Prevalence and associated factors with mental health outcomes among interns and residents physicians during COVID-19 epidemic in Panama: a cross-sectional study
Espinosa-Guerra E., Rodríguez-Barría E., Donnelly C., Carrera J-P.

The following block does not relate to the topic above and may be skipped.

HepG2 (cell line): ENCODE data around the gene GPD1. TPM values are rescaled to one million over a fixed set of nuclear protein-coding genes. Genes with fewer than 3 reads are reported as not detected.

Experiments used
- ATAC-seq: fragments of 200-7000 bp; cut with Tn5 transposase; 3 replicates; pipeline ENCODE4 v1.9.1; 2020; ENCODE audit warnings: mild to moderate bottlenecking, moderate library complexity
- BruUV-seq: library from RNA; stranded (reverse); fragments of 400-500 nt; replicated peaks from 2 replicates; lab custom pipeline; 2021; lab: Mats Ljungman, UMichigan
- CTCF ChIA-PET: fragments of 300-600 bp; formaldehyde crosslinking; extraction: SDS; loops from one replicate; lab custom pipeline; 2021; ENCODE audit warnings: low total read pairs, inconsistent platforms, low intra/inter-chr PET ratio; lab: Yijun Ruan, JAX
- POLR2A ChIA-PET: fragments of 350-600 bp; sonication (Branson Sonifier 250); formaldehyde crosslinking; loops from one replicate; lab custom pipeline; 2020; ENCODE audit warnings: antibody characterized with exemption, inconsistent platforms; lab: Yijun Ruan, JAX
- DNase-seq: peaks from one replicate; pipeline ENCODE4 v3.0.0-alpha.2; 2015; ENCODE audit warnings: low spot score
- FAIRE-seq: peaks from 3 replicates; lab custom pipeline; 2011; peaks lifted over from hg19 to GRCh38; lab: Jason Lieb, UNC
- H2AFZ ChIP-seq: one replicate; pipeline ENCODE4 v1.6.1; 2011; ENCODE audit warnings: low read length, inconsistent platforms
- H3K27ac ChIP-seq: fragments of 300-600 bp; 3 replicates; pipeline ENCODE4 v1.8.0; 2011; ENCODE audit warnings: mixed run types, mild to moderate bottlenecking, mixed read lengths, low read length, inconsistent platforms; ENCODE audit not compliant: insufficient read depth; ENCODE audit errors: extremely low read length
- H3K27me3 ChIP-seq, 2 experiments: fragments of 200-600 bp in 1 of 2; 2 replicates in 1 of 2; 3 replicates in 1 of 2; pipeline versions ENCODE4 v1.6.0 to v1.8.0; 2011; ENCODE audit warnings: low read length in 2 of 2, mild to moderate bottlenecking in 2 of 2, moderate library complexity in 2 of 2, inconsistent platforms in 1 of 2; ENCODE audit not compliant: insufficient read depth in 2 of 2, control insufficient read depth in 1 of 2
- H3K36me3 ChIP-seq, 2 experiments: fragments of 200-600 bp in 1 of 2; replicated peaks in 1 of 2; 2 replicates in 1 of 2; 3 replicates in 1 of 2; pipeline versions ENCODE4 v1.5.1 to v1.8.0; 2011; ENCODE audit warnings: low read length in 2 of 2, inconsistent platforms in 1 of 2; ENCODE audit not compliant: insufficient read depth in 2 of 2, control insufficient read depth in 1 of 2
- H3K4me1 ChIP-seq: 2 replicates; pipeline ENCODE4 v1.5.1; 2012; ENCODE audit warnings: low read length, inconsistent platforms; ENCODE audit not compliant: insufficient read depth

Background A new coronavirus SARS-CoV-2 was associated with a newly identified respiratory syndrome, COVID-19 in Wuhan, China, in early December 2019. SARS-CoV-2 rapidly spread across the globe resulting in 117 million cases and 2.59 million deaths by March 2021. Rapidly increased numbers of COVID-19 cases overwhelmed public health systems across the world, imposing increased working hours and workloads for health care workers. Here, we have evaluated the prevalence of health outcomes and associated factors of interns and resident physicians in Panama. Methods A cross-sectional study was undertaken during July 23, 2020, to August 13, 2020, to evaluate the prevalence of health outcomes and associated factors in interns and residents across Panama. Snowball sampling was used to recruit participants. Then an electronic questionnaire with scales to evaluate anxiety disorders (GAD-7), depression (PHQ-9) and post-traumatic stress (IES-R) was evaluated. In addition, socio-demographic variables, clinical history of mental disorders and COVID-19 exposure were evaluated. Independent analyses for each mental health outcome were undertaken using a logistic regression analysis. Results A total of 517/1205 (42.9%) interns and residents were nationwide recruited. Of these 274 (53.0%) were interns and 243 (47.0%) residents. The overall prevalence of depression symptoms was 25.3%, 13.7% anxiety and 12.2% post-traumatic stress. At least, 9.3% participants reported having suicidal ideation. The most parsimonious model showed females had a higher prevalence of mental health disorders, in all results and the married participants were more likely to present depression (OR, 1.73; 95% CI, 1.03-2.91; P = 0.039) or at least one alteration to mental health (OR, 1.66; 95% CI, 1.03-2.68; P = 0.039). Resident physicians in surgical specialties were less likely to have post-traumatic stress (OR, 0.20; 95% CI, 0.06-0.63; P = 0.006) or at least one mental health disturbance (OR, 0.46; 95% CI, 0.26-0.83; P = 0.010). A history of psychological trauma and psychiatric pathology were risk factors for most of the disorders investigated. Conclusions A high prevalence of mental health disorders was found, showing the need to mitigate this emotional burden among healthcare workers in the current context of the COVID-19 pandemic.